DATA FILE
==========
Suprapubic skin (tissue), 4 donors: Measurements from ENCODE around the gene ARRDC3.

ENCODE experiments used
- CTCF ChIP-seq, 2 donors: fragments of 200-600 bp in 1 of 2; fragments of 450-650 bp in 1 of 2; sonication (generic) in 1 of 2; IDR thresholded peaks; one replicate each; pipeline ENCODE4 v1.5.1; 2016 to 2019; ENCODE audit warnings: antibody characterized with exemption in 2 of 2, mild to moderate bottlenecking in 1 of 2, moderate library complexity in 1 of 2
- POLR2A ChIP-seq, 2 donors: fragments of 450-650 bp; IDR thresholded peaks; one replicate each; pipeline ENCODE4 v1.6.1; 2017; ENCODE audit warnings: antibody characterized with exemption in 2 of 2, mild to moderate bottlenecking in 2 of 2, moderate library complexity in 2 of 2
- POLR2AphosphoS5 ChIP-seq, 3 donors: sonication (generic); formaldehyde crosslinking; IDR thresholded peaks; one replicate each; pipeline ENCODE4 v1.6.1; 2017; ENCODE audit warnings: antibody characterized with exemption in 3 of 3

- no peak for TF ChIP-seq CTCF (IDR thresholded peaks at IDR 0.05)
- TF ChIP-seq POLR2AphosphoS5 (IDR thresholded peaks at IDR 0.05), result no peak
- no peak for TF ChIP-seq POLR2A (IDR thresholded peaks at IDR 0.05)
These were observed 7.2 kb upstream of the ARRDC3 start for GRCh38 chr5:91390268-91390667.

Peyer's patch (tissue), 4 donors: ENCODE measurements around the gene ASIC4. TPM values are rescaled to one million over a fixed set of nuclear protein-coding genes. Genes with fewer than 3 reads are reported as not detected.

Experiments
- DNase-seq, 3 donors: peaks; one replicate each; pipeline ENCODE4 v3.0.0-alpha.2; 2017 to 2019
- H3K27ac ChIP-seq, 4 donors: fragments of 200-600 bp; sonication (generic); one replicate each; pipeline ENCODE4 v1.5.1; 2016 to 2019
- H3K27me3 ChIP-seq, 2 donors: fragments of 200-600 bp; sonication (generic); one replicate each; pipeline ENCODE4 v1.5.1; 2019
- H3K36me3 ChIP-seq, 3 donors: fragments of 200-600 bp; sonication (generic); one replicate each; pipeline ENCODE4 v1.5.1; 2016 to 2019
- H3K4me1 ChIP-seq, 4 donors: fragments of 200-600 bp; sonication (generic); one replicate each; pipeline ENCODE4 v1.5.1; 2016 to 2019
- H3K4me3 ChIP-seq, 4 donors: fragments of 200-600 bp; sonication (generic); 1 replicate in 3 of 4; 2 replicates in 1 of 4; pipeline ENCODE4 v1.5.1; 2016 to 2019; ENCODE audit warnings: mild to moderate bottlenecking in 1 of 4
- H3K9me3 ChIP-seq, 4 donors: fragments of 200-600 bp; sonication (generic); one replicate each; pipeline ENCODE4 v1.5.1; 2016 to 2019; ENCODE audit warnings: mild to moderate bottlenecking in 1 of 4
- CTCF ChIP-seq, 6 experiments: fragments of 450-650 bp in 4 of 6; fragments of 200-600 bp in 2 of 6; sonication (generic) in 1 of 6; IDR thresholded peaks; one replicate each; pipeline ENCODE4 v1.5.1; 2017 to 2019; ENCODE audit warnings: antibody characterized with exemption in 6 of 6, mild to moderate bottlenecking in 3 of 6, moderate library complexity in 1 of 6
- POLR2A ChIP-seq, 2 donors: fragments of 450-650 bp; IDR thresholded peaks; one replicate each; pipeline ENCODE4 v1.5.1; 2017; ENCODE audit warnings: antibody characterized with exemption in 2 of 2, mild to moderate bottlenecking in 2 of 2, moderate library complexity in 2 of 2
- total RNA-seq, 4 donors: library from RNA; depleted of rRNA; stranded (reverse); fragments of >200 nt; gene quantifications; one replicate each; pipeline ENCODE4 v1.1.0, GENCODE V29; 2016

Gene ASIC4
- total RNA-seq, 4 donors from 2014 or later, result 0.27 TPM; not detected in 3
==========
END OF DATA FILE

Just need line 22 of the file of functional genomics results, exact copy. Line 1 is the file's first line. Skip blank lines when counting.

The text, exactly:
Gene ASIC4